If you’re concerned about the climate and your health and want to reduce your monthly bills, now is the perfect time to begin your journey towards an all-electric home. Thanks to rebates and tax incentives offered by the Inflation Reduction Act (IRA) and other new climate policies, going carbon free has never been more accessible. To estimate the money you could save with the IRA, check out this calculator from Rewiring America. And don’t forget local incentives. Find out more about city rebates here.
Remember: This journey takes time, patience, and advanced planning. Here is a step-by-step guide on how to navigate the electrification process.
Step One: Sign Up
Complete our sign-up form (Coming soon!) and order an “in-process” sign kit, which includes milestone badges to track your progress. Proudly display your sign in front of your home — by joining the electrification movement, you’ve earned the bragging rights! Plus, every Electrify sign helps spread the word and inspire your neighbors.
Step Two: Get All-Electric Ready
Before you begin, it’s important to ensure your electrical panel is ready to handle the switch to all electric. Some homes need at least a 100A service rating; many need up to 200A. You’ll also need to check to make sure the panel has empty slots available.
To check your service rating, look at the main breaker of your electrical panel. (For guidance, check out our handy video [HYPERLINK HERE] how-to!) If you don’t have 200A and/or there are no slots left on the panel, ask an electrician to assess the situation. If you do end up hiring an electrician, it might even save you money in the long run to have them go ahead and do any other electrical updates your home needs to handle going all-electric. Remember, if you get stuck or need help along the way, feel free to reach out to us at firstname.lastname@example.org. If you attach a photo of your electric panel, we’ll tell you all about what you’re looking at.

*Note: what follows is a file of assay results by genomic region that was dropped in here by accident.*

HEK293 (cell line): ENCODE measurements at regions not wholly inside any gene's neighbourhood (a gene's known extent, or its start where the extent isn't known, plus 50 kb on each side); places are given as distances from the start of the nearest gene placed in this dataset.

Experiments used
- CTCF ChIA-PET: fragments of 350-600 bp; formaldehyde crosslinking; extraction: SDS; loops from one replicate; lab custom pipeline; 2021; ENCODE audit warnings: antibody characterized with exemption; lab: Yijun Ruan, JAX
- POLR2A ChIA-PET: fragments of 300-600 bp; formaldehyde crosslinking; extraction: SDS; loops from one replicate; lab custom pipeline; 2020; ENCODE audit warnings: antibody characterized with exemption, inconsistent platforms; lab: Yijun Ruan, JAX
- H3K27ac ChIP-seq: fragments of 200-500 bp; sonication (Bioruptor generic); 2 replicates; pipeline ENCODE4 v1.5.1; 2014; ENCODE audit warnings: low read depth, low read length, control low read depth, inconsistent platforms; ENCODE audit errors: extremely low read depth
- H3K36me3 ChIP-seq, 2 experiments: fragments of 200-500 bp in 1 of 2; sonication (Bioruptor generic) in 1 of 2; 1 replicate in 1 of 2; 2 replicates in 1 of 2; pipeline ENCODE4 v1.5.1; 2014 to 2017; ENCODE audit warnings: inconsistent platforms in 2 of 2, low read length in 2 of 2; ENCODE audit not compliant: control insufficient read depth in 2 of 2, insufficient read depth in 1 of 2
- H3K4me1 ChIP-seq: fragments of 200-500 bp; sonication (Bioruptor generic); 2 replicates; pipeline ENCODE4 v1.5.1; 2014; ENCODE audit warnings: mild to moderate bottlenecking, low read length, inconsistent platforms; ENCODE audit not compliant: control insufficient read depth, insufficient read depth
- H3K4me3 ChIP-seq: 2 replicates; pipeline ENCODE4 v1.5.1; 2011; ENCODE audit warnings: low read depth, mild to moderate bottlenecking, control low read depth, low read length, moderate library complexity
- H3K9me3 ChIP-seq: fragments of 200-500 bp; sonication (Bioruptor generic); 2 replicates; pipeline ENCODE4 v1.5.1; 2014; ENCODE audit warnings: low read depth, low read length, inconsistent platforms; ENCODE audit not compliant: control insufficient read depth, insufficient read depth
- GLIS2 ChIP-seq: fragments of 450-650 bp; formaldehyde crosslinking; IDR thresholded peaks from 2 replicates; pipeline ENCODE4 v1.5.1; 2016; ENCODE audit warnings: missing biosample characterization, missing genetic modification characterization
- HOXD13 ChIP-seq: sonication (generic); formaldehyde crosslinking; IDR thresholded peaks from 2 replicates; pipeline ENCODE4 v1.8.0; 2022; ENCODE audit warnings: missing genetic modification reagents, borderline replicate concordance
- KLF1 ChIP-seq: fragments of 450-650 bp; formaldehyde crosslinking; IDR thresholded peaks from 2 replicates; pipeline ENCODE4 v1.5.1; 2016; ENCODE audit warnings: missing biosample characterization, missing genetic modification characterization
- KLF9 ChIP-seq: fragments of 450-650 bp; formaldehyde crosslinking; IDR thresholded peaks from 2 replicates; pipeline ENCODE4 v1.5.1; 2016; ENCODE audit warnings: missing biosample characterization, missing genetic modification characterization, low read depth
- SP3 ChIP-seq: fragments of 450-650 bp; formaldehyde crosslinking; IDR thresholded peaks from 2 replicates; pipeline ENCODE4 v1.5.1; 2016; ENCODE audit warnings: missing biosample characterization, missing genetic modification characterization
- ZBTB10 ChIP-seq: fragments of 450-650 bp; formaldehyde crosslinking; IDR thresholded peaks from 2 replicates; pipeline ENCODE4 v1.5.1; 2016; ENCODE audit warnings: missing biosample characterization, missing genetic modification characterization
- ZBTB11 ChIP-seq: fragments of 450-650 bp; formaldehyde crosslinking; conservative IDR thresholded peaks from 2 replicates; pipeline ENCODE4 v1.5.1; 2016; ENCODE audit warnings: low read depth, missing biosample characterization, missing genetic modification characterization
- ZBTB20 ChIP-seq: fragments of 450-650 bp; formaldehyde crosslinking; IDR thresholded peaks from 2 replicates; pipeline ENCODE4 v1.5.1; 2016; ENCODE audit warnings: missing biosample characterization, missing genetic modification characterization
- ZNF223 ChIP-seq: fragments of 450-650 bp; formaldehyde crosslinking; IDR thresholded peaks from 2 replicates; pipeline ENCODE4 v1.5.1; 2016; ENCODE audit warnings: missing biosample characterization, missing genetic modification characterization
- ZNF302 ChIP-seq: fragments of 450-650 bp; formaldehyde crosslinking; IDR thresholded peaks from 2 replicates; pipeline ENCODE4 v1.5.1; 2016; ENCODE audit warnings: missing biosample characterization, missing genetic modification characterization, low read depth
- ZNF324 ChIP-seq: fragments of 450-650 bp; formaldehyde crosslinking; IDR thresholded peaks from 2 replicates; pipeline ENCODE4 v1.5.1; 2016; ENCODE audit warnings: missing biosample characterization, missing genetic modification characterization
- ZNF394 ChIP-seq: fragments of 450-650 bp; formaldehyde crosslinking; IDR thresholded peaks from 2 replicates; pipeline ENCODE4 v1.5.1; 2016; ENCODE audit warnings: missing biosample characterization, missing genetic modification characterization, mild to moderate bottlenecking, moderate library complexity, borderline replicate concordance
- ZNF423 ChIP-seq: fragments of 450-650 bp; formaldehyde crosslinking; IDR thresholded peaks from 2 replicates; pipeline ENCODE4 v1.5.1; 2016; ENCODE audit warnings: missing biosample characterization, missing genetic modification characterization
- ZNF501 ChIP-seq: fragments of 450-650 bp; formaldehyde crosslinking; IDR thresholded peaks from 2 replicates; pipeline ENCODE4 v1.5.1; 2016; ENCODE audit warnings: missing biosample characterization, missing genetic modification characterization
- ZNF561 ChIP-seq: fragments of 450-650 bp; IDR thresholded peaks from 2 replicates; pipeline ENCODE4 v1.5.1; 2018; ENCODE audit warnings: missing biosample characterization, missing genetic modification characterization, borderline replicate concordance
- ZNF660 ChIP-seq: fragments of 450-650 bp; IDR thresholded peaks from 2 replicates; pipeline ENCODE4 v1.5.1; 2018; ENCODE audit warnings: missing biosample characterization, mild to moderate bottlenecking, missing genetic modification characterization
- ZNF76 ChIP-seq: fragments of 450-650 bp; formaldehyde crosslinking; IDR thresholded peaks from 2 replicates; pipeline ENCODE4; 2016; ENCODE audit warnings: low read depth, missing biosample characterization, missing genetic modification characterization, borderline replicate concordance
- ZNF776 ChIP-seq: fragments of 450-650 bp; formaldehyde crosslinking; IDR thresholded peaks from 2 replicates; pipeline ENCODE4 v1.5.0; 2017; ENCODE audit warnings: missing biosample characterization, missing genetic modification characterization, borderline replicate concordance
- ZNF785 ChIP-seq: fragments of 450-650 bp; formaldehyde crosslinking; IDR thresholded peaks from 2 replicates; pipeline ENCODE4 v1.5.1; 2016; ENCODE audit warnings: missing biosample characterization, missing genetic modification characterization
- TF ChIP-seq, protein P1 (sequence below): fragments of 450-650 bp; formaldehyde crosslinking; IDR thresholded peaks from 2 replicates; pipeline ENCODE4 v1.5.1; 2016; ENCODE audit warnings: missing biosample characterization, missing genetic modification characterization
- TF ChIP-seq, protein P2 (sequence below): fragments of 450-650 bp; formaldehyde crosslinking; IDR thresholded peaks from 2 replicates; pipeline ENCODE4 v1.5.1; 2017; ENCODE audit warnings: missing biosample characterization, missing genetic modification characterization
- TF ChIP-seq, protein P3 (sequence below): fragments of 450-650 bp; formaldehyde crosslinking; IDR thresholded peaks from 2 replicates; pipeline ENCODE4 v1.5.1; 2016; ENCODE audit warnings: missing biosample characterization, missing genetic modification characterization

Step Three: Understand Your Current Equipment — and the Electric Alternatives
We recommend focusing your electrification efforts on four main systems/appliances that are the biggest energy users in your home:
- HVAC (heating and cooling) system
- Water heater
- Clothes dryer
There’s no need to rush to replace all your equipment immediately. (Of course, if you can afford to and can’t wait one more second before going all electric, be our guest!) But it is important to have a plan, so that when your current gas-powered (or older electric) equipment inevitably ages out, you’re ready to go with an electric option.
Tip: Check out our list of local contractors for help replacing equipment.
Your HVAC System
The life expectancy of a gas furnace is typically 15-20 years. (Watch this helpful video for tips on determining how old yours is!) If you’re going all-electric, you’ll want to consider a heat pump heating and cooling system. These highly efficient systems use electricity to move heat from one place to another instead of generating their own electricity.
If you have a forced-air system, it’s good to have a qualified inspector or HVAC contractor check the ducts and return to confirm that your home can effectively circulate the conditioned air. If your system of ducts is well-designed, you can use them for your new heat pump system. If not, a high efficiency ductless heat pump (“mini-split”) may be a better option. An HVAC contractor can help you make a decision that’s right for your home.